Forum Insight: Customer engagement methods to maintain strong relationships…

Now more than ever, customer communication methods are becoming varied and diverse. Trade exhibitions, social media platforms, focus groups and surveys, personalised email campaigns – the list is endless. But which methods will prove to be the most effective for your business? Before investing too much time and effort into just one, think carefully about all available options, and ask your customers how they prefer to be contacted…
Keep track of emails: Make it your personal – and even company – goal to respond to all customer emails within a five minute time frame. Not only will it generate appreciative responses, people love fast and efficient customer service, and this level of service will lead to an abundance of recommendations and increased trade. Need more convincing? View Eptica’s ‘Email Management’ article here.

Be active on social media: By now you’re probably tired of the constant emphasis on regular social media use, but inevitably, one of the best ways to connect with customers is through social platforms such as Twitter and Facebook. The good thing about social media is there is no time schedule to follow – you can reach customers at any time of the day. Use your company’s Facebook fan page or Twitter account to engage your followers and keep conversations flowing. Nowadays, social media has been incorporated as a form of customer service, so make your platforms adaptable for staff members to handle customer questions and complaints. Read through Conversocial’s case studies for influential insight.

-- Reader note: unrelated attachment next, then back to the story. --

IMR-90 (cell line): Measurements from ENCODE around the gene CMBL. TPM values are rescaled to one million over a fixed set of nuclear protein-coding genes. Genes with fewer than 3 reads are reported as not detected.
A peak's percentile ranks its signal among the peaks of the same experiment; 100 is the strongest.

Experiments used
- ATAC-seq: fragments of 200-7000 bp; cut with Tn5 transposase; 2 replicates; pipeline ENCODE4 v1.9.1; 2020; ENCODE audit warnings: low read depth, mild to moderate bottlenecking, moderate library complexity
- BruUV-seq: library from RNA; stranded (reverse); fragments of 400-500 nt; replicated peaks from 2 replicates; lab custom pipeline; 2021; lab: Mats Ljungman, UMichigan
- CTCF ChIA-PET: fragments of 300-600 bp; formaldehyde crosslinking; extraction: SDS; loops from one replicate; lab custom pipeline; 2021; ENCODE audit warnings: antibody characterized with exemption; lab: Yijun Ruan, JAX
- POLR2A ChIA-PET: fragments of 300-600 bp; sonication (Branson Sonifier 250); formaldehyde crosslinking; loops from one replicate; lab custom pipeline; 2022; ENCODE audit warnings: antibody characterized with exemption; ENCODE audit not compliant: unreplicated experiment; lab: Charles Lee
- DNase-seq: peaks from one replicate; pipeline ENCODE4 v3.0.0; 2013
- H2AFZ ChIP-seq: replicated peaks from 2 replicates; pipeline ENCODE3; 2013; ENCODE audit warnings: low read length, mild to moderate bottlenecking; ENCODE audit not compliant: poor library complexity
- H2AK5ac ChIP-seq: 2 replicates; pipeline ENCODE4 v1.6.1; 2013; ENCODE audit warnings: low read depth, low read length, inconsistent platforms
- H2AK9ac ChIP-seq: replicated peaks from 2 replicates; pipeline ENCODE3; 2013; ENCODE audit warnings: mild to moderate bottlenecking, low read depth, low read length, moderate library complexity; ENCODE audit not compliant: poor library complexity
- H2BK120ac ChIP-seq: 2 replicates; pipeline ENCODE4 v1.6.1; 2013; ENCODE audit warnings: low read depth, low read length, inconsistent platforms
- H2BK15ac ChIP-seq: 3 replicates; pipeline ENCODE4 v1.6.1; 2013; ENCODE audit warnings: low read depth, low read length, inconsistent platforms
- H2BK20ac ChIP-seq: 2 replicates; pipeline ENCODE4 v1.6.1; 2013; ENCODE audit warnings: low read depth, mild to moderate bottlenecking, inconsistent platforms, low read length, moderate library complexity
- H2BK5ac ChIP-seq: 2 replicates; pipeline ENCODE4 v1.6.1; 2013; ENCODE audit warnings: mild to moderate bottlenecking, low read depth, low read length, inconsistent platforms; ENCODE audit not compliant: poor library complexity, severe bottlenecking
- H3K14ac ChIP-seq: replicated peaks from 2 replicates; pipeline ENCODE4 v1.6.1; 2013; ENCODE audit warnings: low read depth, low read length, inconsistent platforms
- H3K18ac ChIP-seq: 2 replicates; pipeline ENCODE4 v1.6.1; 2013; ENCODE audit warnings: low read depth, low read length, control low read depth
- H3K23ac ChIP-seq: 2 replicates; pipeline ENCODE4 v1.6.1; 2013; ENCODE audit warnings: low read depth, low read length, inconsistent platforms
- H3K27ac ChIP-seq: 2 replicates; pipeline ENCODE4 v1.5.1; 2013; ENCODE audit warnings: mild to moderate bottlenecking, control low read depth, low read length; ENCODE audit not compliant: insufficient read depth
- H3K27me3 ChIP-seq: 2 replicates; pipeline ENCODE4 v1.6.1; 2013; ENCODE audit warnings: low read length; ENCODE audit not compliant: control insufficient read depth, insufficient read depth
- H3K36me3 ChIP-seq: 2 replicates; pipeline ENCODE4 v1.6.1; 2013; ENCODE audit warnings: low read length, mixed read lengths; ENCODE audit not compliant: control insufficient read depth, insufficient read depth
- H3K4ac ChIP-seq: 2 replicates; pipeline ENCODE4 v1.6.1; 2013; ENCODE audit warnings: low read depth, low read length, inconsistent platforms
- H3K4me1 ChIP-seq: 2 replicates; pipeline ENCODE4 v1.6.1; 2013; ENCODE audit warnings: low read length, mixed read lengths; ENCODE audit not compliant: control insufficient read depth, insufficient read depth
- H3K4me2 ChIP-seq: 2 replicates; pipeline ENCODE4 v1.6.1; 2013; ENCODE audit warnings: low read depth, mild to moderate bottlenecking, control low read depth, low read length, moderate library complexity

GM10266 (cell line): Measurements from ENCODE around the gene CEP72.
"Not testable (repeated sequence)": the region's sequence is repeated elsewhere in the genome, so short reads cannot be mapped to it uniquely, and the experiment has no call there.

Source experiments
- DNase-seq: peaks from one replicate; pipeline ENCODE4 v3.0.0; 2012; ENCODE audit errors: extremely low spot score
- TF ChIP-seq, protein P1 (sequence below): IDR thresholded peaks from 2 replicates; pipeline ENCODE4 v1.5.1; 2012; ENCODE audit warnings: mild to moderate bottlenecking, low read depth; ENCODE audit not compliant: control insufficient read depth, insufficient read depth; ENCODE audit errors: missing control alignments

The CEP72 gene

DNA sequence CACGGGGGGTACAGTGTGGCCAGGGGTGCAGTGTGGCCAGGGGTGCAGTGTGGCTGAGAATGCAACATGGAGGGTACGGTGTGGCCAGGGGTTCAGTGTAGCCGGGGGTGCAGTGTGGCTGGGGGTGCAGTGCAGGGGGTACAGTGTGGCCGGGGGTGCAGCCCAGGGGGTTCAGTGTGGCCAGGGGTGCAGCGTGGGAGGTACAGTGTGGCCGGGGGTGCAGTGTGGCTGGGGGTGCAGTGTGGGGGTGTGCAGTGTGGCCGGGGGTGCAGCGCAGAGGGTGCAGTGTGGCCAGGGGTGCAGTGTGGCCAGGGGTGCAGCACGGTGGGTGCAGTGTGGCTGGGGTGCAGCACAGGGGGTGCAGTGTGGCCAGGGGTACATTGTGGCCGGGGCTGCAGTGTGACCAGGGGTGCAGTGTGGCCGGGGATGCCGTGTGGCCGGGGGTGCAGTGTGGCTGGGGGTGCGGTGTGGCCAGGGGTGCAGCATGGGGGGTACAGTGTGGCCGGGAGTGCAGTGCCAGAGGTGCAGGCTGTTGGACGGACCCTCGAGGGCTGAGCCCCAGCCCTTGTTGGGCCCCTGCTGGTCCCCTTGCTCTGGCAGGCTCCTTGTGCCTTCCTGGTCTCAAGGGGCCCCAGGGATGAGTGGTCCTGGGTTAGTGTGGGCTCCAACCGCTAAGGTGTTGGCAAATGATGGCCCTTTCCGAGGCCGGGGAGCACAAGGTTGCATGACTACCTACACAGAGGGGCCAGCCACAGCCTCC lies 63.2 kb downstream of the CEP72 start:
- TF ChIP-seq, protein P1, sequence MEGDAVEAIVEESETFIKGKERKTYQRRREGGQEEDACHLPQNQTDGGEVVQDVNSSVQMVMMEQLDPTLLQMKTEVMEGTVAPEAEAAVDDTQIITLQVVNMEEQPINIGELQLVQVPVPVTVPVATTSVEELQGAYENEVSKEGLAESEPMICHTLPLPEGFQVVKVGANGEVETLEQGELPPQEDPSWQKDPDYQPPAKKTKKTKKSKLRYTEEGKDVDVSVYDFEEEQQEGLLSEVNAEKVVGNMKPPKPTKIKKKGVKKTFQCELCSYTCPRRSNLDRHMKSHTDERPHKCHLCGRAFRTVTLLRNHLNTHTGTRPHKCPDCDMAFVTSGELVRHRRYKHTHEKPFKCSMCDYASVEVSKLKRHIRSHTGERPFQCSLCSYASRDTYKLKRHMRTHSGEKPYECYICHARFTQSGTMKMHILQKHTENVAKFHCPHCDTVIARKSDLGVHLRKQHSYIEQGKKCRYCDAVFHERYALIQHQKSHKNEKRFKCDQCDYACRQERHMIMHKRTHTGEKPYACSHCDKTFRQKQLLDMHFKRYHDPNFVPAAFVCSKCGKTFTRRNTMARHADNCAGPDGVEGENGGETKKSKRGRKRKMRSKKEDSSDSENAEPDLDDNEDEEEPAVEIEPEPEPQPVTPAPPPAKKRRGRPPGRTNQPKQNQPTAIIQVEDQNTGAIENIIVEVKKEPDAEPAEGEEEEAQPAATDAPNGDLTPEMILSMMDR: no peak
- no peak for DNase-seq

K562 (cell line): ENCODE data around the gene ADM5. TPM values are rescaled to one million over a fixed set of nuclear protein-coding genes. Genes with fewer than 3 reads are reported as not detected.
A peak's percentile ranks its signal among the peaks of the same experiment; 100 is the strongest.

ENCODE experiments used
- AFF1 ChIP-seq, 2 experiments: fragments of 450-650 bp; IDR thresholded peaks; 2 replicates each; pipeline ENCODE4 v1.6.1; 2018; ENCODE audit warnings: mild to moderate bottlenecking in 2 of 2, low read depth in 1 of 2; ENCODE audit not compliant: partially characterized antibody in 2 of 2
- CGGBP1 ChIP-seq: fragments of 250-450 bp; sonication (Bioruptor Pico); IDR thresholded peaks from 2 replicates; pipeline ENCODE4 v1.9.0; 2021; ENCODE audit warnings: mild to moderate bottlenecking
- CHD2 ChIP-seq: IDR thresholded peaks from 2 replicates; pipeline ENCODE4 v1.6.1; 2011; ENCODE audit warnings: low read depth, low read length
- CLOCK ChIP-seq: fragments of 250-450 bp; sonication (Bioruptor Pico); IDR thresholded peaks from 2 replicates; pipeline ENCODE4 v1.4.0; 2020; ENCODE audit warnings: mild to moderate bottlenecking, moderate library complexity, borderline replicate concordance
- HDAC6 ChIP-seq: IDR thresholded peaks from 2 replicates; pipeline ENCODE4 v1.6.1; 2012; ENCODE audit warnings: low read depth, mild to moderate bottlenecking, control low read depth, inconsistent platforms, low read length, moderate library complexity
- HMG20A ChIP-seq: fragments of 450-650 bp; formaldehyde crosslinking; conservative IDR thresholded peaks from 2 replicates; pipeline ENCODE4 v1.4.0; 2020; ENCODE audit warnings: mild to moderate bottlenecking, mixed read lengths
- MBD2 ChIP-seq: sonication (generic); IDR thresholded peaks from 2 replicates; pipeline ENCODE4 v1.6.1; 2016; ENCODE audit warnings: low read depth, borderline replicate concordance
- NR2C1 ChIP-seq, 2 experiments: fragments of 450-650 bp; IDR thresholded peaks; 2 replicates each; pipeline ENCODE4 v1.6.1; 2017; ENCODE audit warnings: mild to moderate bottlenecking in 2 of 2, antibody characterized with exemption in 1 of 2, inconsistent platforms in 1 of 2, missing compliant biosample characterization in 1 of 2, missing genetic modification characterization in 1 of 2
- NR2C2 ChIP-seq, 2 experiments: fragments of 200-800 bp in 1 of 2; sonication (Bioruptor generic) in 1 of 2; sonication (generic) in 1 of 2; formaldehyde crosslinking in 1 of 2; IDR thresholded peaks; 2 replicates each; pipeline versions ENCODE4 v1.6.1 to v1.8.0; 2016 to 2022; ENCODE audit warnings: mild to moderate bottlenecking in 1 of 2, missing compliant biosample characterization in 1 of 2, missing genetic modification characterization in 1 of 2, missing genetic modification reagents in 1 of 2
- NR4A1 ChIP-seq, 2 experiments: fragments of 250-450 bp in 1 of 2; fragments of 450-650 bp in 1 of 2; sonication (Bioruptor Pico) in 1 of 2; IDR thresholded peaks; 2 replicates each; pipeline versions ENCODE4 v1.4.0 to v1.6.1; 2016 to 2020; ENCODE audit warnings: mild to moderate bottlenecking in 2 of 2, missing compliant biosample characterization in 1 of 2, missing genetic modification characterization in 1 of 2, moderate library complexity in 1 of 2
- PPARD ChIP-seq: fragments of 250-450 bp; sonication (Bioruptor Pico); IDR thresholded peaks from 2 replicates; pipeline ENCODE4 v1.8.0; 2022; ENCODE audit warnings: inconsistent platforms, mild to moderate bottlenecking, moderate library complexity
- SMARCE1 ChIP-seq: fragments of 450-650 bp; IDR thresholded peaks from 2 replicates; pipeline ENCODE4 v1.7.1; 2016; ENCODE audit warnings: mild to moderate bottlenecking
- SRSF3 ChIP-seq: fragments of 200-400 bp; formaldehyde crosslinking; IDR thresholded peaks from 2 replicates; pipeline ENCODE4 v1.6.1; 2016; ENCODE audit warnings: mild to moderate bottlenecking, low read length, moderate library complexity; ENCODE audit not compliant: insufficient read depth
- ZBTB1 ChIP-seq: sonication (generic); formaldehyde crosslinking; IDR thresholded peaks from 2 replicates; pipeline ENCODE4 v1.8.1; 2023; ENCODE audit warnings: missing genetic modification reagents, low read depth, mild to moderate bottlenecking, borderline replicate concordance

Answer the phone: If it ain’t broke, don’t fix it! No matter what industry, a significant focus seems to be on new customer channel developments. But whatever happened to the traditional phone conversation? Whether you’re following up, apologising for something that went amiss, or wondering why you haven’t received an order in a while, there’s no better way to strengthen a customer relationship. According to eConsultancy, customers prefer assistance over the phone (61 per cent), followed by email (60 per cent); Live Chat (57 per cent); online knowledge base (51 per cent) and “click-to-call” support automation, (34 per cent).